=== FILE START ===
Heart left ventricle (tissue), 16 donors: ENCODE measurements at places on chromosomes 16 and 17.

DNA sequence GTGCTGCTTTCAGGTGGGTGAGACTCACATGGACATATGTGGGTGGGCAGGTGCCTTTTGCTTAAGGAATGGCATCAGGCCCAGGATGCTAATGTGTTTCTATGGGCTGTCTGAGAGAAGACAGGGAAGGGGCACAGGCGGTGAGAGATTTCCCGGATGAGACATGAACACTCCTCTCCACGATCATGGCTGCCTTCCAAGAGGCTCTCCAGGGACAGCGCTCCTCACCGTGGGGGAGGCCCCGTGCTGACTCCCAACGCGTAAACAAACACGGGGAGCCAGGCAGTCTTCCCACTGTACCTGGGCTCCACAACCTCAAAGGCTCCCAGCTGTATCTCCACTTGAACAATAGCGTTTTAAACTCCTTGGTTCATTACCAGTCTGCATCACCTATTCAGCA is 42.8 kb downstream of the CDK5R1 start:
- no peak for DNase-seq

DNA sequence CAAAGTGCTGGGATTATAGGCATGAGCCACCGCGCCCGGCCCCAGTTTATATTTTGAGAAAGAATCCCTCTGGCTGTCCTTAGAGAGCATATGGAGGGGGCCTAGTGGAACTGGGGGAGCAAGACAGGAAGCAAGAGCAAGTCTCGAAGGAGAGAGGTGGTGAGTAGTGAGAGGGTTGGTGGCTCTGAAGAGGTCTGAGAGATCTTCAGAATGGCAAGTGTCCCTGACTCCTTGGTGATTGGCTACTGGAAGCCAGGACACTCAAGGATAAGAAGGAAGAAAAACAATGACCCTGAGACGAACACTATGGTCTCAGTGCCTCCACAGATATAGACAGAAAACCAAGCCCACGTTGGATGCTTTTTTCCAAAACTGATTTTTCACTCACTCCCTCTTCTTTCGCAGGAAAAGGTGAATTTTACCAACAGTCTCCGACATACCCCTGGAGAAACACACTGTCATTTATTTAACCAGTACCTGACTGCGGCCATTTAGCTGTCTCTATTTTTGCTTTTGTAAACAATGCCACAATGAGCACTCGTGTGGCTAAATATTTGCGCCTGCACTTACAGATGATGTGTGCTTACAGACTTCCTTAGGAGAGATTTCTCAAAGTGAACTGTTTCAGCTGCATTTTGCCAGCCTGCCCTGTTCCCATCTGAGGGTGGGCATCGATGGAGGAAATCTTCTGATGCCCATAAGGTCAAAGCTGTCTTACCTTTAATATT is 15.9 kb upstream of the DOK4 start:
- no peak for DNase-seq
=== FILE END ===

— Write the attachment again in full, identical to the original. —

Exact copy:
Heart left ventricle (tissue), 16 donors: ENCODE measurements at places on chromosomes 16 and 17.

DNA sequence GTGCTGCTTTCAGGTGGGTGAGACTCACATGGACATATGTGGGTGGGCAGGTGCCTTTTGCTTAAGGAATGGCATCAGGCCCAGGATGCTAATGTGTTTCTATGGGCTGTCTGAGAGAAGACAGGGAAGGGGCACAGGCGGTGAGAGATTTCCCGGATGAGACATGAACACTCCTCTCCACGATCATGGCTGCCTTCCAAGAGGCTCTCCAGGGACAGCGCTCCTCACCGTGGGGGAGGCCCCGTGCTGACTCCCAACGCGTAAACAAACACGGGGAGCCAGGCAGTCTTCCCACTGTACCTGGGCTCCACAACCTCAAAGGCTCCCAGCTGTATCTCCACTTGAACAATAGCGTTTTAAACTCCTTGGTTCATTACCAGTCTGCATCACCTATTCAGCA is 42.8 kb downstream of the CDK5R1 start:
- no peak for DNase-seq

DNA sequence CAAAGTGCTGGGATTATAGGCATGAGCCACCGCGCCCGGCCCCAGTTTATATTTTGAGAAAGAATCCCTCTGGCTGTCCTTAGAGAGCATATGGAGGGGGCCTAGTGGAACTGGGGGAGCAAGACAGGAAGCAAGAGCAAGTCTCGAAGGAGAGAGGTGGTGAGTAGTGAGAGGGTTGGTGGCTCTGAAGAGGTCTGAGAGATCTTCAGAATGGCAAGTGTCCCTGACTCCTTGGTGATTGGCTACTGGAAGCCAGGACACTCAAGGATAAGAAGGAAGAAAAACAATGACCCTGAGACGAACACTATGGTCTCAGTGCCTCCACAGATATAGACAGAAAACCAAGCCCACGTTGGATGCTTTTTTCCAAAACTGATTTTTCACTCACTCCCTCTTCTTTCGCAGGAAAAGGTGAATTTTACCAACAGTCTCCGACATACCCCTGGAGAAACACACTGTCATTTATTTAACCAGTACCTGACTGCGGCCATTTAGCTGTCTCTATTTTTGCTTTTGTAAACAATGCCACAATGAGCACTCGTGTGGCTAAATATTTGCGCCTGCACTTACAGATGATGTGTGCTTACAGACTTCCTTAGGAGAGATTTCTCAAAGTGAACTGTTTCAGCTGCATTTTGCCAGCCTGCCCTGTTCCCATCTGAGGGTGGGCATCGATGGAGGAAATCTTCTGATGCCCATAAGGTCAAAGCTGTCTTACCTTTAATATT is 15.9 kb upstream of the DOK4 start:
- no peak for DNase-seq